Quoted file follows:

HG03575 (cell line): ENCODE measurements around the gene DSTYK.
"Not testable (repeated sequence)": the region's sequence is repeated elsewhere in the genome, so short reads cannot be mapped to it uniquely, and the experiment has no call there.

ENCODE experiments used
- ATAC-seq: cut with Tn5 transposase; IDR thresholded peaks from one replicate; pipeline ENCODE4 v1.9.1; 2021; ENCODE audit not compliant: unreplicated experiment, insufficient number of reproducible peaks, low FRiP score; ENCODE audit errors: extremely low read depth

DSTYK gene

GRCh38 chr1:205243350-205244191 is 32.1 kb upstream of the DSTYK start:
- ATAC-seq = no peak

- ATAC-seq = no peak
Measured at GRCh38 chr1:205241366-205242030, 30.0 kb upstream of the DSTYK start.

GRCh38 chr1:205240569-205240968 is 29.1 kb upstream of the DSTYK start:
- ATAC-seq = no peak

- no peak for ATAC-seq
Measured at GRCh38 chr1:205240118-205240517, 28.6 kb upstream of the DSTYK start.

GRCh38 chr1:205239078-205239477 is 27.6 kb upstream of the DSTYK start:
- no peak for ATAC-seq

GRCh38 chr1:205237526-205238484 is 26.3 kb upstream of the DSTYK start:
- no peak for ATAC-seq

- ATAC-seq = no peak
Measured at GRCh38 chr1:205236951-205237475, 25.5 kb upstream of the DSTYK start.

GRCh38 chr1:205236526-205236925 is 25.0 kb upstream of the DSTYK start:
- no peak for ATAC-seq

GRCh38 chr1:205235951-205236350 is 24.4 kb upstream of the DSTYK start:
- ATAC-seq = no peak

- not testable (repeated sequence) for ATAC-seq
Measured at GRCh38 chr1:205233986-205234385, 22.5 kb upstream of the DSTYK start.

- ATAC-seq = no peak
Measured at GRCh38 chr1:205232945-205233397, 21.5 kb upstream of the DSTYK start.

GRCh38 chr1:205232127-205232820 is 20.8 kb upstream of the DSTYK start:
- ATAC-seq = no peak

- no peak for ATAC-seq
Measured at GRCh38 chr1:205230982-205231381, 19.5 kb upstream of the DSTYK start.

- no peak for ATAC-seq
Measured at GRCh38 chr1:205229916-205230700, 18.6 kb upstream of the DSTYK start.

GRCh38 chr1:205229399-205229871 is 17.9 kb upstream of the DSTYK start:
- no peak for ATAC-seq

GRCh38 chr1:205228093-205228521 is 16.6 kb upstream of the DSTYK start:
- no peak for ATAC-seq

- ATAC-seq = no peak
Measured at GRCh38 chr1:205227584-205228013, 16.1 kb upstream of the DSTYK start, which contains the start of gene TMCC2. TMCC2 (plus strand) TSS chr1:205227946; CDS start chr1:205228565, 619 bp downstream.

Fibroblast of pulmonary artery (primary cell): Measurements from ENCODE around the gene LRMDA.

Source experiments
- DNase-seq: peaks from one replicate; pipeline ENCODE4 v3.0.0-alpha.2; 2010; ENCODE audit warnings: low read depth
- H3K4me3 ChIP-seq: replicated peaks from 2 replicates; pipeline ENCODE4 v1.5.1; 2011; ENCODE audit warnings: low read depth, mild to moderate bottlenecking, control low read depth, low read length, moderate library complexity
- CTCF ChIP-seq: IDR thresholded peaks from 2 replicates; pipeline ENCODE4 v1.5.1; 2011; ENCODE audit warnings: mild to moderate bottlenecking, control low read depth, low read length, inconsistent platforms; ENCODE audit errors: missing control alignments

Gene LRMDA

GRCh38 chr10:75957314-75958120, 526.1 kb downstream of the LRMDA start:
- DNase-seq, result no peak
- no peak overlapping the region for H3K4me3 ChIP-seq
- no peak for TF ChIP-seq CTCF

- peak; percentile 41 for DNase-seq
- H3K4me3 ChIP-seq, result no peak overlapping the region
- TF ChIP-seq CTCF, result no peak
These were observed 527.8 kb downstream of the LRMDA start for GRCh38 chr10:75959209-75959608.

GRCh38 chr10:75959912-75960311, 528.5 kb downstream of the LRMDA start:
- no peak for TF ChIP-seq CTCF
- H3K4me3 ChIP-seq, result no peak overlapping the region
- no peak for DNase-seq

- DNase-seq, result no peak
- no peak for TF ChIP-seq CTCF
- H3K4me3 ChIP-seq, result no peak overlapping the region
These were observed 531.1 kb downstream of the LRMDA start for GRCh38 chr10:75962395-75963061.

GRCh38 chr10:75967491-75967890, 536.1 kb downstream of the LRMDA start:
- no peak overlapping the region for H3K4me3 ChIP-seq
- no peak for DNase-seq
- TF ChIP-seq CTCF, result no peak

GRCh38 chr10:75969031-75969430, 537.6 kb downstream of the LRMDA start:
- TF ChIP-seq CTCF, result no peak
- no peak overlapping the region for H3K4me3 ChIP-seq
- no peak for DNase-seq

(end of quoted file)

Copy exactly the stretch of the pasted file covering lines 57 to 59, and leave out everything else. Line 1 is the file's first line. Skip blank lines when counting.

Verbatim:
- no peak for DNase-seq

- DNase-seq, result no peak
- no peak for TF ChIP-seq CTCF